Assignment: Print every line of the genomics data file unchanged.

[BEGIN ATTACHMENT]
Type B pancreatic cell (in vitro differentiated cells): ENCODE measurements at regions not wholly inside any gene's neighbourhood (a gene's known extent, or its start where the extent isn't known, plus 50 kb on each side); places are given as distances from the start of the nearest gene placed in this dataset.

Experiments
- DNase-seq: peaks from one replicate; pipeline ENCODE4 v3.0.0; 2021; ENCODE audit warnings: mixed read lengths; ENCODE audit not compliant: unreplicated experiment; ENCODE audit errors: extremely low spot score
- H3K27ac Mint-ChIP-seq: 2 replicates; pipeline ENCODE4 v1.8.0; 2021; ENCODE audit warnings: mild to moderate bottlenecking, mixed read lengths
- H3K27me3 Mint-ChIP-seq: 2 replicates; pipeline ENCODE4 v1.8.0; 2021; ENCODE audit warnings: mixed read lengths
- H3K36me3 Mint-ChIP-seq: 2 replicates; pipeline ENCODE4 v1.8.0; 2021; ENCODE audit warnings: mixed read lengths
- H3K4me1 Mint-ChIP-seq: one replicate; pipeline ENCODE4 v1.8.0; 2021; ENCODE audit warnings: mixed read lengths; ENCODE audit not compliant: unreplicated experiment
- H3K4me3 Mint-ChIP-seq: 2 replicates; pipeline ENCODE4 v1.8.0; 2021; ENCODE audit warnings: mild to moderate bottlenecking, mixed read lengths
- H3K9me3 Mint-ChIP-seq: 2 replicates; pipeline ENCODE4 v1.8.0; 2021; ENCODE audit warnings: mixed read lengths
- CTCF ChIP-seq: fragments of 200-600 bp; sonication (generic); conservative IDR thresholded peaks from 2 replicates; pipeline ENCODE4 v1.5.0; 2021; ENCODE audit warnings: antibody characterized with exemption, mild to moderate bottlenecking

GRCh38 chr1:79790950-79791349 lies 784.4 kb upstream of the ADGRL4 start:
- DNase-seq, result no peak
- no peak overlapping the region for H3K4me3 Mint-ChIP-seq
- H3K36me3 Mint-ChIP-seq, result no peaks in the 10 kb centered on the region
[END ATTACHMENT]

Type B pancreatic cell (in vitro differentiated cells): ENCODE measurements at regions not wholly inside any gene's neighbourhood (a gene's known extent, or its start where the extent isn't known, plus 50 kb on each side); places are given as distances from the start of the nearest gene placed in this dataset.

Experiments
- DNase-seq: peaks from one replicate; pipeline ENCODE4 v3.0.0; 2021; ENCODE audit warnings: mixed read lengths; ENCODE audit not compliant: unreplicated experiment; ENCODE audit errors: extremely low spot score
- H3K27ac Mint-ChIP-seq: 2 replicates; pipeline ENCODE4 v1.8.0; 2021; ENCODE audit warnings: mild to moderate bottlenecking, mixed read lengths
- H3K27me3 Mint-ChIP-seq: 2 replicates; pipeline ENCODE4 v1.8.0; 2021; ENCODE audit warnings: mixed read lengths
- H3K36me3 Mint-ChIP-seq: 2 replicates; pipeline ENCODE4 v1.8.0; 2021; ENCODE audit warnings: mixed read lengths
- H3K4me1 Mint-ChIP-seq: one replicate; pipeline ENCODE4 v1.8.0; 2021; ENCODE audit warnings: mixed read lengths; ENCODE audit not compliant: unreplicated experiment
- H3K4me3 Mint-ChIP-seq: 2 replicates; pipeline ENCODE4 v1.8.0; 2021; ENCODE audit warnings: mild to moderate bottlenecking, mixed read lengths
- H3K9me3 Mint-ChIP-seq: 2 replicates; pipeline ENCODE4 v1.8.0; 2021; ENCODE audit warnings: mixed read lengths
- CTCF ChIP-seq: fragments of 200-600 bp; sonication (generic); conservative IDR thresholded peaks from 2 replicates; pipeline ENCODE4 v1.5.0; 2021; ENCODE audit warnings: antibody characterized with exemption, mild to moderate bottlenecking

GRCh38 chr1:79790950-79791349 lies 784.4 kb upstream of the ADGRL4 start:
- DNase-seq, result no peak
- no peak overlapping the region for H3K4me3 Mint-ChIP-seq
- H3K36me3 Mint-ChIP-seq, result no peaks in the 10 kb centered on the region